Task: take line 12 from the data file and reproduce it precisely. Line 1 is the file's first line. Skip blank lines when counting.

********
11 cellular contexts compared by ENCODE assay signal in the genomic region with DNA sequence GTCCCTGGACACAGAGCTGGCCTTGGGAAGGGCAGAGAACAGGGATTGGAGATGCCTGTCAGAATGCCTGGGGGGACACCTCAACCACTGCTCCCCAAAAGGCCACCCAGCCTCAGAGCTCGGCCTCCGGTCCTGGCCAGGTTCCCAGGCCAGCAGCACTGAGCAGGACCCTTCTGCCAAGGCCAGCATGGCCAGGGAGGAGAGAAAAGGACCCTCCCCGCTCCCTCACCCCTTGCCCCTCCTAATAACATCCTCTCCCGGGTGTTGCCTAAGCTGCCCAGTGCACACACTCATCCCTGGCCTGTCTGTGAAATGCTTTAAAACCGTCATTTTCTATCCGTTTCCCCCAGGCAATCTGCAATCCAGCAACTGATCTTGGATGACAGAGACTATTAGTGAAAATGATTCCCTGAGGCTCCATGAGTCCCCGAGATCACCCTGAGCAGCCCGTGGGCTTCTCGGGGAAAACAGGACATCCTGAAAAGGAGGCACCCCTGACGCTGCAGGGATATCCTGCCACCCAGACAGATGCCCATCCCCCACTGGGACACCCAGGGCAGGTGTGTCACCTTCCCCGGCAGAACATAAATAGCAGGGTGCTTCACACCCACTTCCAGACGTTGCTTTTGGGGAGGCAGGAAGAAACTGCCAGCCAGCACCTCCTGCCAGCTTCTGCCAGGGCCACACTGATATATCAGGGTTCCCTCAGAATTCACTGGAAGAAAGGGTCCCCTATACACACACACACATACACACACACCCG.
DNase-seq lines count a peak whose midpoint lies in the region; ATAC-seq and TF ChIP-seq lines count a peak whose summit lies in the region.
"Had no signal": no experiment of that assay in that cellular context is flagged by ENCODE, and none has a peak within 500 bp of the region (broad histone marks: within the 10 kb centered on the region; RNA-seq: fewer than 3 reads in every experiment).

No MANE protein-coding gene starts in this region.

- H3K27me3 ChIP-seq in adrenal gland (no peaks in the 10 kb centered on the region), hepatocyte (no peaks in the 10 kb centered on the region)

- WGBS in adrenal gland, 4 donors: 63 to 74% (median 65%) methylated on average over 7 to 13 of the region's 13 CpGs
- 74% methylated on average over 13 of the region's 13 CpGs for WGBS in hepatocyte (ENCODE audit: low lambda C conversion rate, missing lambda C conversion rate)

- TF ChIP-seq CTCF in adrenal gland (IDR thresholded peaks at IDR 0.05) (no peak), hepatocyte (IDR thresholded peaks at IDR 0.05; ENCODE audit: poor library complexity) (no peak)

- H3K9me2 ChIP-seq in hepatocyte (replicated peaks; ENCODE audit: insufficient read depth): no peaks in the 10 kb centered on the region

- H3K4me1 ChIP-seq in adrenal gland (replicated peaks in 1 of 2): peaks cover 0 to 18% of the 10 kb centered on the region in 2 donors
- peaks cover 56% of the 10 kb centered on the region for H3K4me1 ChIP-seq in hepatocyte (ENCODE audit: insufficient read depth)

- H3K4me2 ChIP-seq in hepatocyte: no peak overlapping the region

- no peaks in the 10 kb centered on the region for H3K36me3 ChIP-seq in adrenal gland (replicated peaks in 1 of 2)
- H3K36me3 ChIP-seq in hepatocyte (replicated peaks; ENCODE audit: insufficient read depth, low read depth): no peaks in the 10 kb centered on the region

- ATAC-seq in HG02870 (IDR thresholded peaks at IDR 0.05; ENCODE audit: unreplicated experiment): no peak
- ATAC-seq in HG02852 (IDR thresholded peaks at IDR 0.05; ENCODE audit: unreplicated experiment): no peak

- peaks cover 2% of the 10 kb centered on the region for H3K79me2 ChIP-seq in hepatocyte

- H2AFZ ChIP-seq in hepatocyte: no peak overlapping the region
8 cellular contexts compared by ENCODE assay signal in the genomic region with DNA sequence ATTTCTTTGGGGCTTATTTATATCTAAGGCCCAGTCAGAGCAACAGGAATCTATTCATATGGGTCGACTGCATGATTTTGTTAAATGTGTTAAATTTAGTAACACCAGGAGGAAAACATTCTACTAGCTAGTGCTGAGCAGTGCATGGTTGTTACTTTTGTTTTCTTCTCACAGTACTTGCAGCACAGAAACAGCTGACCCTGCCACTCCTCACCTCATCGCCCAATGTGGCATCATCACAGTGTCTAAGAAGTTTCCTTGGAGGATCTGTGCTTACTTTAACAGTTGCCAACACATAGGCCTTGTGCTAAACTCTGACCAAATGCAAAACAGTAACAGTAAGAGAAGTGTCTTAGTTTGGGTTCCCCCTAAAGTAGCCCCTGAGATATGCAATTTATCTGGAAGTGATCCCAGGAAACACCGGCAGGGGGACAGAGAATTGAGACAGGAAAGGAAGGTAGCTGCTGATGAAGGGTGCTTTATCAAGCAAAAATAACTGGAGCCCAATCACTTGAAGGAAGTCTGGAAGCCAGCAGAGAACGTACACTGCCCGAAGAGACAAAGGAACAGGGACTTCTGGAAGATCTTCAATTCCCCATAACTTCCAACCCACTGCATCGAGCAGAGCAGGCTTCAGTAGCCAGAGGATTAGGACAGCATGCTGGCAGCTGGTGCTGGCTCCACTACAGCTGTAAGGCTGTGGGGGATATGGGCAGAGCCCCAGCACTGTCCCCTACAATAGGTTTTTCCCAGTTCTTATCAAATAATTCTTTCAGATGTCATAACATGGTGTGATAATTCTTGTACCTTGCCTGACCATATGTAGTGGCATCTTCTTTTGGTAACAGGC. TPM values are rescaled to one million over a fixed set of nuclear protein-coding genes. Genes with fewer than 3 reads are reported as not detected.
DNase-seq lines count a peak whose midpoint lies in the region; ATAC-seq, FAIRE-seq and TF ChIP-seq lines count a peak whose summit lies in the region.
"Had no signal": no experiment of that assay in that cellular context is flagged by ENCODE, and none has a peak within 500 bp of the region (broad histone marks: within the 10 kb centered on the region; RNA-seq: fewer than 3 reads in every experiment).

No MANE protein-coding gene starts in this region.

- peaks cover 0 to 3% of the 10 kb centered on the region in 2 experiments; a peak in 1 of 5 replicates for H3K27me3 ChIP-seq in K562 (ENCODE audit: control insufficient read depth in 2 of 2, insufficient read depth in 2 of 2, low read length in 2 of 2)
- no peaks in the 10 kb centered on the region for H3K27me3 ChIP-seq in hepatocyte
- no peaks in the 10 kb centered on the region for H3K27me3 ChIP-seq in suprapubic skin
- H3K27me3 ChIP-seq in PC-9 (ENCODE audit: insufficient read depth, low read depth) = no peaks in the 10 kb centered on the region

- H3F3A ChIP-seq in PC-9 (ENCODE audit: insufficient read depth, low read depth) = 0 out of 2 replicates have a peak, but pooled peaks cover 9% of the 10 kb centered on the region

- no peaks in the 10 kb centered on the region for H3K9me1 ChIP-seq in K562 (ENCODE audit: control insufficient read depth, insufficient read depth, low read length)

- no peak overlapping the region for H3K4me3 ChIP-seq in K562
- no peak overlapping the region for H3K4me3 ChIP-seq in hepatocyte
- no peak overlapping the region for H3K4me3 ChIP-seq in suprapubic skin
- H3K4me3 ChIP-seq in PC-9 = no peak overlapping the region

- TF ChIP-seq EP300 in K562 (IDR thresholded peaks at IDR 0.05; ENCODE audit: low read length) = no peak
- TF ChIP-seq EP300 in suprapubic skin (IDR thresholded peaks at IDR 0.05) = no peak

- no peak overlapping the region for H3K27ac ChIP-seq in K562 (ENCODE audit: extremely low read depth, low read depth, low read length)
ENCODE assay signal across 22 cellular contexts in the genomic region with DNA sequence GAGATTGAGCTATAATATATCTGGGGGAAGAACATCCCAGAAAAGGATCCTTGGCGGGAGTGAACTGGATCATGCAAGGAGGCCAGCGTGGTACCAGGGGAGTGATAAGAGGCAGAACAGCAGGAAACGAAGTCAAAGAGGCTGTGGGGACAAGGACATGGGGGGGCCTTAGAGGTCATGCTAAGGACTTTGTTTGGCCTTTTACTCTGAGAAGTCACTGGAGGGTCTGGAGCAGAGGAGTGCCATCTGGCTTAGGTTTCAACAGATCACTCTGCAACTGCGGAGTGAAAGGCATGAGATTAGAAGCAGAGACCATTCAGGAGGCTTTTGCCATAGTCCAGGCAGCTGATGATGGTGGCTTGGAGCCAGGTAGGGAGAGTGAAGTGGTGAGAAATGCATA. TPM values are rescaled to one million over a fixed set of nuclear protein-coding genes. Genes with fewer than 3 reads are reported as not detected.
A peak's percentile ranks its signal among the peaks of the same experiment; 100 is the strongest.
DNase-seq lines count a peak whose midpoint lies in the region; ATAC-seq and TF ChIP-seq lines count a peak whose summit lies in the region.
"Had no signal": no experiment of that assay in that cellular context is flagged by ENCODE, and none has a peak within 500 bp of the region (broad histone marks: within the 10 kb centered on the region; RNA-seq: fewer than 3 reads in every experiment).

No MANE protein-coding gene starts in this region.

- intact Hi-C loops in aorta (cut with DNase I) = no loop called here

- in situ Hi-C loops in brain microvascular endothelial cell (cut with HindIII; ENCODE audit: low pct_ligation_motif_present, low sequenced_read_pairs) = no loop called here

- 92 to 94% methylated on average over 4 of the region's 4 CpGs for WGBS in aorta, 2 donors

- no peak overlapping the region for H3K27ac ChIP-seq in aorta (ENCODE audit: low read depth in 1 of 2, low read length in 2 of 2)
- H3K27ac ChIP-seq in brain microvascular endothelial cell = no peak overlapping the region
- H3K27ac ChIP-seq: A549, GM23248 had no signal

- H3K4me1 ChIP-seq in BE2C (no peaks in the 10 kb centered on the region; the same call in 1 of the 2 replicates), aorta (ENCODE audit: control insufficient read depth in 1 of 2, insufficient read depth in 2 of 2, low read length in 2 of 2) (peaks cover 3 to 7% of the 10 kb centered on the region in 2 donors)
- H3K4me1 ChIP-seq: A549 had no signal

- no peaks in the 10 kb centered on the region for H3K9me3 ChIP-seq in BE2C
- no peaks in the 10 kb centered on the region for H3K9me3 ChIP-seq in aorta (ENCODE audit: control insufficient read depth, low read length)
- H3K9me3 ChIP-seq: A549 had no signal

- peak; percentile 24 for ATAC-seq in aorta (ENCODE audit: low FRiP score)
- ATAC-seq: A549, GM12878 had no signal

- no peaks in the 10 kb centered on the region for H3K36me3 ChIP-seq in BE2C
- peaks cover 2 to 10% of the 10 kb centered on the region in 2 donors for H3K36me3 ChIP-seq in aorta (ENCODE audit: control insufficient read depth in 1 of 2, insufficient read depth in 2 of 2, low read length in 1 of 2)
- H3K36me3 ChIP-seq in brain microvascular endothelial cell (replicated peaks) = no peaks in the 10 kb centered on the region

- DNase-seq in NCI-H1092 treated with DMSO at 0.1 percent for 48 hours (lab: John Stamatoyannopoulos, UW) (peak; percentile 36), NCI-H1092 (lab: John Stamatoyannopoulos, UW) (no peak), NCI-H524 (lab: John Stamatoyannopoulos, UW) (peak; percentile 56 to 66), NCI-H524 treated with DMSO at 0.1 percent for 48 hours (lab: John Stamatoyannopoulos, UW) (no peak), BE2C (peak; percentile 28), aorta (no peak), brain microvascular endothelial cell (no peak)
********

- H3K4me2 ChIP-seq in hepatocyte: no peak overlapping the region